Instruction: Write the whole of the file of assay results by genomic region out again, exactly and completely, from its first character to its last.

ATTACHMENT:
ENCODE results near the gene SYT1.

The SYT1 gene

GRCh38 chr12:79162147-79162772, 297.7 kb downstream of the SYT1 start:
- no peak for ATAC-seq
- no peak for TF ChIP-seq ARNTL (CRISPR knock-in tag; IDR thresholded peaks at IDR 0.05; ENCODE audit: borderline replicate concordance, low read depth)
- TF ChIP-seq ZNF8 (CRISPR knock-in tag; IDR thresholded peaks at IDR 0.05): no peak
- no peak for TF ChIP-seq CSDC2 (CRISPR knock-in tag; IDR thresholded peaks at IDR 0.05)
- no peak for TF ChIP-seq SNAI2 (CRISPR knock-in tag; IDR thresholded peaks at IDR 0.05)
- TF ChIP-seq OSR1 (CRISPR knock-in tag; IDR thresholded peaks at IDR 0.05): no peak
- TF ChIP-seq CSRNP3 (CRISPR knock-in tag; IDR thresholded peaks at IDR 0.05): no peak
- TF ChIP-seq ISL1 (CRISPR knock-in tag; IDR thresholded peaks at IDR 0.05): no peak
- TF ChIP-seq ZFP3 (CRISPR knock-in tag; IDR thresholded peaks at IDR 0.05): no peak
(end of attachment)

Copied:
ENCODE results near the gene SYT1.

The SYT1 gene

GRCh38 chr12:79162147-79162772, 297.7 kb downstream of the SYT1 start:
- no peak for ATAC-seq
- no peak for TF ChIP-seq ARNTL (CRISPR knock-in tag; IDR thresholded peaks at IDR 0.05; ENCODE audit: borderline replicate concordance, low read depth)
- TF ChIP-seq ZNF8 (CRISPR knock-in tag; IDR thresholded peaks at IDR 0.05): no peak
- no peak for TF ChIP-seq CSDC2 (CRISPR knock-in tag; IDR thresholded peaks at IDR 0.05)
- no peak for TF ChIP-seq SNAI2 (CRISPR knock-in tag; IDR thresholded peaks at IDR 0.05)
- TF ChIP-seq OSR1 (CRISPR knock-in tag; IDR thresholded peaks at IDR 0.05): no peak
- TF ChIP-seq CSRNP3 (CRISPR knock-in tag; IDR thresholded peaks at IDR 0.05): no peak
- TF ChIP-seq ISL1 (CRISPR knock-in tag; IDR thresholded peaks at IDR 0.05): no peak
- TF ChIP-seq ZFP3 (CRISPR knock-in tag; IDR thresholded peaks at IDR 0.05): no peak